• Production & process controls
    • -Written procedures, deviations
    • -Change in components
    • -Equipment identification
    • -Sampling and testing of in-process materials and drug products
    • -Control of microbiological contamination
    • -Reprocessing
  • Packaging and labeling control
  • Holding & distribution
  • Laboratory controls
  • -Testing and release for distribution
  • -Stability testing
  • Records and reports
  • Returned & salvaged drug products
Training
  • Appropriate training for food handlers and supervisors in proper food handling techniques and food protection principles.
  • Training should ensure awareness of the dangers of poor personal hygiene and insanitary practices.
  • Personnel training necessary to meet organization needs; identification of training needs through a gap analysis
  • Appropriate level of training in hygiene practices by job function (basic-level and advanced-level training)
  • Training in sensory evaluation and identification of hazards and associated controls
  • Training of personnel in appropriate hygienic practices
  • Training and reevaluation of testing personnel
  • Training all levels of personnel within the organization: Selection & training of recruited personnel & personnel transferred to new assignments
  • Training of executive management in quality system operation and criteria for evaluating the effectiveness of the system
  • Training of technical personnel (including marketing, procurement, and product & process engineering personnel) in  statistical techniques, process capability studies, statistical sampling, data collection & analysis, problem identification, problem analysis, and corrective action
  • Training of supervisors and workers in their respective tasks, such as equipment operation, reading & understanding of documentation provided
  • Formal qualification of personnel performing specialized operations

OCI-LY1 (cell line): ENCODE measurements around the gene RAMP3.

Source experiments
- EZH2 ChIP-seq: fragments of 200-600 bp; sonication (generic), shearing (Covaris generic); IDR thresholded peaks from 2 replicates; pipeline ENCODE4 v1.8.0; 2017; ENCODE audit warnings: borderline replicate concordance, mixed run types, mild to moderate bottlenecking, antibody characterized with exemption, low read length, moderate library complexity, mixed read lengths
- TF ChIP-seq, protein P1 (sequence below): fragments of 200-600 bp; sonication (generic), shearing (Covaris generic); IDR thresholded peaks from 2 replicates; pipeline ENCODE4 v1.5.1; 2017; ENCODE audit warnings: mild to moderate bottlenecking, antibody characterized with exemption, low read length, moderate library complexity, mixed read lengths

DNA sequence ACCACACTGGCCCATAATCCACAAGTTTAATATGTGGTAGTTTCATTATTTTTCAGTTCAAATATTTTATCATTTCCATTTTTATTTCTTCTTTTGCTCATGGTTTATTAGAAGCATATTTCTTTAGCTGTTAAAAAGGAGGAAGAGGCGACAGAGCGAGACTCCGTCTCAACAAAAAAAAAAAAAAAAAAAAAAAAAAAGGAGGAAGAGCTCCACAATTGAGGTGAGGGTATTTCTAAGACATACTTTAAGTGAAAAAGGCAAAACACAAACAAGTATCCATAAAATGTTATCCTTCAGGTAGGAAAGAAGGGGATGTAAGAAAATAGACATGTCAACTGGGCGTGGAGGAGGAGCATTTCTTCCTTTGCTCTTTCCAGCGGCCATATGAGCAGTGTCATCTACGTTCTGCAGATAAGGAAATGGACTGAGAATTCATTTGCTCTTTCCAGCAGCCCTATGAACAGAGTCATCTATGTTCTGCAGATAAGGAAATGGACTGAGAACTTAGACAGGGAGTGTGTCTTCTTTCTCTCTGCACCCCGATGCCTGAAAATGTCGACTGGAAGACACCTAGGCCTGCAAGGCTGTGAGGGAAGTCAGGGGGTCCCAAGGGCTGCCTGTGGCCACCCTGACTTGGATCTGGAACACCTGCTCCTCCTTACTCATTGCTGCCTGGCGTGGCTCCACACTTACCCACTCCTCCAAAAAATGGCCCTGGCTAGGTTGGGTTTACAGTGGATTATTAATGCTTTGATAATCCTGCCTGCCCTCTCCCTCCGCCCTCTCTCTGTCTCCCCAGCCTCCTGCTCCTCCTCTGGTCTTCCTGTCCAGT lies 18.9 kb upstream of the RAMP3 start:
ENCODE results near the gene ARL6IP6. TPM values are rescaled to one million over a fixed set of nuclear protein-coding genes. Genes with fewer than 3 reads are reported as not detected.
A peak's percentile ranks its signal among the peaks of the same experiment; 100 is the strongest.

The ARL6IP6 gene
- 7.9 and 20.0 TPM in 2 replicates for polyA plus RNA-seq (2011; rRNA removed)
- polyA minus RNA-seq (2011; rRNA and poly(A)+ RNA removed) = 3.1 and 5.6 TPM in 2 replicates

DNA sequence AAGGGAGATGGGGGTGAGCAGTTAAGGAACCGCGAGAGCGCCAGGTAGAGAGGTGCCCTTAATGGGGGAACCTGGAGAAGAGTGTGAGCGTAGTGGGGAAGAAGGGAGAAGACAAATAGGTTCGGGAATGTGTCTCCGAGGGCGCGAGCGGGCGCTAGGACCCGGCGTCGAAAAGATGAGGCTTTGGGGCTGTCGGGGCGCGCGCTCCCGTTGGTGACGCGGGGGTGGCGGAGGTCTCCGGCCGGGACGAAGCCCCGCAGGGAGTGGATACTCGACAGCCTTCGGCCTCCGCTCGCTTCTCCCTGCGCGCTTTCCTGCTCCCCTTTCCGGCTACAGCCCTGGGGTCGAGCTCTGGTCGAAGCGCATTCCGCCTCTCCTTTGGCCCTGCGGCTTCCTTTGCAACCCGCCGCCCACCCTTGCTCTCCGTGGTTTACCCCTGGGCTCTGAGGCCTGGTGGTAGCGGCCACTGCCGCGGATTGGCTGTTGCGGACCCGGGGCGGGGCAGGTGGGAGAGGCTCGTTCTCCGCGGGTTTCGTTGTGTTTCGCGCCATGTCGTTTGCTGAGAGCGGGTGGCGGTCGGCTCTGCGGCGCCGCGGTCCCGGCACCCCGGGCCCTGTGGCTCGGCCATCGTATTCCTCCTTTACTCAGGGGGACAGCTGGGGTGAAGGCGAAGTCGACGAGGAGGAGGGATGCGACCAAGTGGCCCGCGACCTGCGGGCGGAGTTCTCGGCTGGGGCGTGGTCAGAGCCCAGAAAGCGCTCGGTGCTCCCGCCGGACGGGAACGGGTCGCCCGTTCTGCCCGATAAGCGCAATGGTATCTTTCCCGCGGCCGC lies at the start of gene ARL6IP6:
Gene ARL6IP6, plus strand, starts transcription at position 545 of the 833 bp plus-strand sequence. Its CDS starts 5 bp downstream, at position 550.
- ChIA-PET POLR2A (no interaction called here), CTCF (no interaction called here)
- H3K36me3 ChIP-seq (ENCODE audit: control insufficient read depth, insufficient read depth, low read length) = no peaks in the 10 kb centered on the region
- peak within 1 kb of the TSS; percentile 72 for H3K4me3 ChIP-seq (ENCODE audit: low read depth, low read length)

• Motivation and quality awareness
  • Measuring quality achievements and recognition of good performance
  • Management responsibility to define training needs for personnel
  • Training in current GMP regulation and how individual job functions relate to the overall quality system
  • Training for temporary work under special environmental conditions
  • Training in the regulations applicable to each employee
  • Additional training for supervisory personnel to ensure the safety, identity, strength, quality, and purity of the product
  • Personnel who provides training must be qualified to do so
AuditsAudits are not explicitly specifiedInternal audits at planned intervals to determine whether the quality management system (1) conforms to the planned arrangements and (2) is effectively implemented and maintainedSelection of auditors should ensure objectivity and impartiality (auditors should not audit their own work)Internal audits of management system records, hygiene, housekeeping, and other functionsManagement review of internal audit results
  • Internal audits of the quality system at regular intervals to evaluate the effectiveness of the various quality system elements
  • Audit needs to have a plan with a clearly defined scope and reason (i.e., routine verification, organizational change, consumer complaints, etc.)